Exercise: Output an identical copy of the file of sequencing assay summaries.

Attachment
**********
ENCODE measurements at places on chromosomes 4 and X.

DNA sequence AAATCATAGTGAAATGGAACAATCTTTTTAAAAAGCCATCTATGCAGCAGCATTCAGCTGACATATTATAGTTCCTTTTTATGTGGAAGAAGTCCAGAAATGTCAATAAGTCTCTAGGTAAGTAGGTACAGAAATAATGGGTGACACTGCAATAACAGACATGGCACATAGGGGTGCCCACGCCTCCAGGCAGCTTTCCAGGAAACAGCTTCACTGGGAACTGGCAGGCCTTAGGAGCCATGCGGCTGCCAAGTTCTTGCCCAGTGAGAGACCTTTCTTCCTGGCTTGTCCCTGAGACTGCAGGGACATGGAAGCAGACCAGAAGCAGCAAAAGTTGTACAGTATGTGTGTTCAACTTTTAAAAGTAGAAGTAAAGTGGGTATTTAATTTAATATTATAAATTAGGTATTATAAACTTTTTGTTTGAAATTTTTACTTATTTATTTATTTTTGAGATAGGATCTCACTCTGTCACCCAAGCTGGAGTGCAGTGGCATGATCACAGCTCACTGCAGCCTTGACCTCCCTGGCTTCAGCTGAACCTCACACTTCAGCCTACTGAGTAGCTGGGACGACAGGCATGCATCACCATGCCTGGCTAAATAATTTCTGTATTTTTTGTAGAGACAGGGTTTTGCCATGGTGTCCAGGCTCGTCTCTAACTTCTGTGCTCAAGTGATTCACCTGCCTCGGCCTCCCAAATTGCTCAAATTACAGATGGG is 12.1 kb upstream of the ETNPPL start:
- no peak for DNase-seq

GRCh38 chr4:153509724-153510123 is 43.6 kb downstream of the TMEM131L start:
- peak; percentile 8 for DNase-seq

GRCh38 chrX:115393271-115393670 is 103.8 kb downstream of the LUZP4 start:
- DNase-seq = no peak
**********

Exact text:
ENCODE measurements at places on chromosomes 4 and X.

DNA sequence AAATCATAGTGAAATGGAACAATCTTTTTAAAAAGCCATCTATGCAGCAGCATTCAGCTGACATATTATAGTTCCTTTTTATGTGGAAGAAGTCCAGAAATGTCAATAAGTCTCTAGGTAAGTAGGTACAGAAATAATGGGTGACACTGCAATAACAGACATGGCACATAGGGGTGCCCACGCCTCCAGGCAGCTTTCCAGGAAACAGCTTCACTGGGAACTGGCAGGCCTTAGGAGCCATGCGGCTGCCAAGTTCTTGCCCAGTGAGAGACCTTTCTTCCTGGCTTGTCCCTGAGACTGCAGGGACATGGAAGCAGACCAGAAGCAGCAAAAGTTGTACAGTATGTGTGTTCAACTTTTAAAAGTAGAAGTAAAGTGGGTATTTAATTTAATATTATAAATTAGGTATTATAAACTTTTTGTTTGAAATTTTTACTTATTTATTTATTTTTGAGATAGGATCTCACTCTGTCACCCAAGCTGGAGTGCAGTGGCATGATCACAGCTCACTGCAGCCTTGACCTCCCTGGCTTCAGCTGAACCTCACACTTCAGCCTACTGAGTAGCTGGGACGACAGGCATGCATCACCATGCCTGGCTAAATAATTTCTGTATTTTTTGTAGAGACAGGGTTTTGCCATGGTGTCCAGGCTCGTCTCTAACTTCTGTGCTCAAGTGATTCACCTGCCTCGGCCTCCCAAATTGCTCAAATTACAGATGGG is 12.1 kb upstream of the ETNPPL start:
- no peak for DNase-seq

GRCh38 chr4:153509724-153510123 is 43.6 kb downstream of the TMEM131L start:
- peak; percentile 8 for DNase-seq

GRCh38 chrX:115393271-115393670 is 103.8 kb downstream of the LUZP4 start:
- DNase-seq = no peak